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Aberdeen's Larrissa Camarillo works to flip Jerome's Sandra Dickison onto her back at the Mario D'Orazio Invitational in Challis last weekend. It was the first time girls had their own bracket at the tournament. Dickison eventually escaped and won by points.

For 26 years the Challis Blackheart wrestling team has invited athletes from around the state to compete at the Mario D’Orazio Invitational, but this year marked the first time enough girls signed up that a separate bracket was made for them.

“The younger girls are really getting into it,” said Jennifer Zollinger, Challis High School’s acting athletic director.

Mia Cauley Baker, mother of wrestler Aedan Baker and a tournament volunteer, said the idea was the brainchild of Blackheart head coach Bill Bradshaw.

“This year we had enough girls, so I called all the other coaches and they were all fine with it,” Bradshaw said.

Baker said it is preferable for the girls to be in a separate bracket for the sake of everyone involved. She said it’s good for the girls because it means they can compete against opponents on a more even playing field, and boys like it because they feel awkward when they have to wrestle a girl.

“The more girls get into the sport, the better it will be,” said Baker.

Bradshaw said one of the reasons he decided to have a girl’s bracket was more girls are wrestling every year in Idaho. In 2019, Idaho High School Activities Association Executive Director Ty Jones reported the number of girls wrestling that winter rose by about 25 percent.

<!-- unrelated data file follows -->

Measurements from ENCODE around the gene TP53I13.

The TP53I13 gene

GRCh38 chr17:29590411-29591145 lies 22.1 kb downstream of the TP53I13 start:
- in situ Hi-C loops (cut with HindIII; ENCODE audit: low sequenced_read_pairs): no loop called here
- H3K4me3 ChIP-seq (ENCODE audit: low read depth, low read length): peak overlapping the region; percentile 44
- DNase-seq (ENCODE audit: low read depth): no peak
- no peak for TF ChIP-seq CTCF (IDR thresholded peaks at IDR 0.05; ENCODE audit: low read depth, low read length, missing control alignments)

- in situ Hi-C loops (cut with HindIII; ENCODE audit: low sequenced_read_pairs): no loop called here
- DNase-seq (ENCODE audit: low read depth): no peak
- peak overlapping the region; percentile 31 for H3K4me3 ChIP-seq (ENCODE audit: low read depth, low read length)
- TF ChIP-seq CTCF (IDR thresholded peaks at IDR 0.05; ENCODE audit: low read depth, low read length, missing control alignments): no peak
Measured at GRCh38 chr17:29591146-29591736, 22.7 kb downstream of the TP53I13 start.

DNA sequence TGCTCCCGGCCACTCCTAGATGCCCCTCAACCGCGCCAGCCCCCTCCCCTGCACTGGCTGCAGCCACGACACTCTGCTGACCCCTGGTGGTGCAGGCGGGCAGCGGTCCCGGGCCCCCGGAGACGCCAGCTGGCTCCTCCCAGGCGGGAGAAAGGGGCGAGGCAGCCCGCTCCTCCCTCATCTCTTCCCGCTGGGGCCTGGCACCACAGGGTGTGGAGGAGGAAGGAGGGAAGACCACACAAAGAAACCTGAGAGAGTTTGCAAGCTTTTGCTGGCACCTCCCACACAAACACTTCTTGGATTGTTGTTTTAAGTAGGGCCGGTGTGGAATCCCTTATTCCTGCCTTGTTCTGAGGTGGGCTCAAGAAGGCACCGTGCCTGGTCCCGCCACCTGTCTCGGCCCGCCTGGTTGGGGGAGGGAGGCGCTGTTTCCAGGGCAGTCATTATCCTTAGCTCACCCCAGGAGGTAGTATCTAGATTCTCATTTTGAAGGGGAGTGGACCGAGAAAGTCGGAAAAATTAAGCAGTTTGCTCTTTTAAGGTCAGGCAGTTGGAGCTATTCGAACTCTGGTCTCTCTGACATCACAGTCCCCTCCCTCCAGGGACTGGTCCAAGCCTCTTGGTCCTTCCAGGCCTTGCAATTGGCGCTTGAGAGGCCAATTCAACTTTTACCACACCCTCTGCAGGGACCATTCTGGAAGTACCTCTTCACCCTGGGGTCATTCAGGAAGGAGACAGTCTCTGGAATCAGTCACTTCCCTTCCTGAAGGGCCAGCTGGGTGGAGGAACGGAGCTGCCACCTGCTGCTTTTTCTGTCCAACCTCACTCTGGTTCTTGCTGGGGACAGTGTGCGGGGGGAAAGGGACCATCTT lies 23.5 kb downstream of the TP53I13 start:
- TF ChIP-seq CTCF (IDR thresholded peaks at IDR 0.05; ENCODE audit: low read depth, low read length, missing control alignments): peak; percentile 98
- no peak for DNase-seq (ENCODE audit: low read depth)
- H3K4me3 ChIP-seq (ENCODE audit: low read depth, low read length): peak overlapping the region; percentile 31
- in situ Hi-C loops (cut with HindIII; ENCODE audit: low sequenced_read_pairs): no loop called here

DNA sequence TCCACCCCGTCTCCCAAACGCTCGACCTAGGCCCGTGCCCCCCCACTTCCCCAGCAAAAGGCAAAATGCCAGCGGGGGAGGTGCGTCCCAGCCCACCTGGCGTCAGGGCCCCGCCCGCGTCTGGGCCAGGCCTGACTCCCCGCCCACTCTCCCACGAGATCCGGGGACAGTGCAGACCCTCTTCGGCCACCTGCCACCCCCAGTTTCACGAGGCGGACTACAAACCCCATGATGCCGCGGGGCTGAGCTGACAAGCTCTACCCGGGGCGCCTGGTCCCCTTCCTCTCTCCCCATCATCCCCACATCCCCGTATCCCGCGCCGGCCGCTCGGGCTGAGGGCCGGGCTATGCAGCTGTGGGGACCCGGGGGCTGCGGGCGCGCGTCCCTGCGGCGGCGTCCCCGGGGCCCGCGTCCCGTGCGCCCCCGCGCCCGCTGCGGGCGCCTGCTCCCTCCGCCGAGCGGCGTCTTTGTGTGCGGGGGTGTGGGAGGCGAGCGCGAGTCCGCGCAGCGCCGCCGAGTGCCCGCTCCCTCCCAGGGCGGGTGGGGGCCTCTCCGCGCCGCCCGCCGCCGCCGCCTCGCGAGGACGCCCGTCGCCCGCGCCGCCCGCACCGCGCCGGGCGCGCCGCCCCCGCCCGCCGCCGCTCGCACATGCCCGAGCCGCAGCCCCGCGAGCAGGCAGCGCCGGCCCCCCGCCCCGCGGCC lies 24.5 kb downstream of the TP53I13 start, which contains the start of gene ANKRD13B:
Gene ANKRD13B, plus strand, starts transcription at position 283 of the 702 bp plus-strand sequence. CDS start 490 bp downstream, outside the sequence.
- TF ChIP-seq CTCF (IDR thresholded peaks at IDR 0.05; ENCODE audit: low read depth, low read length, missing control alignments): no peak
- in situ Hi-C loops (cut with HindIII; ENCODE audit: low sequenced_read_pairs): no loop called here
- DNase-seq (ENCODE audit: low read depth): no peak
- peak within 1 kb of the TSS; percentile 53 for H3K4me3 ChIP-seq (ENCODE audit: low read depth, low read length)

“It’s become very big and it’s happening really fast,” Tyler Matthews, a Declo coach said.

“It helps me get better,” said Sandra Dickison, a sophomore wrestler from Jerome, after she won a match against Aberdeen’s Larrissa Camarillo.

Dickison said wrestling other girls gives her a chance to work on her skills against opponents who wrestle like her. The 170-pound wrestler said she has been wrestling since the seventh grade, so she’s wrestled both boys and girls. She said wrestling boys definitely made her stronger, but getting to wrestle more girls lets her improve her technique.

Dickinson said she is happy to see more girls at tournaments. She said wrestling is a good sport and is excited to see more people in general get into it.

Bradshaw said while there are no girls wrestling for Challis High this year, he has his eye on some incoming freshman. He said the junior high has a couple of female wrestlers that he expects will continue with the sport in high school.

“Our younger girls in junior high are looking good,” the wrestling coach said. “We won’t have many, but we’ll have some.” Bradshaw said one girl to look out for is Josie Jensen, sister to 98-pound Blackheart Bronc Jensen. The coach said she is going to follow her brother and wrestle in the lighter weights.

Jensen and his mom, Angela, said they have been a wrestling family for years and are looking forward to Josie continuing the tradition.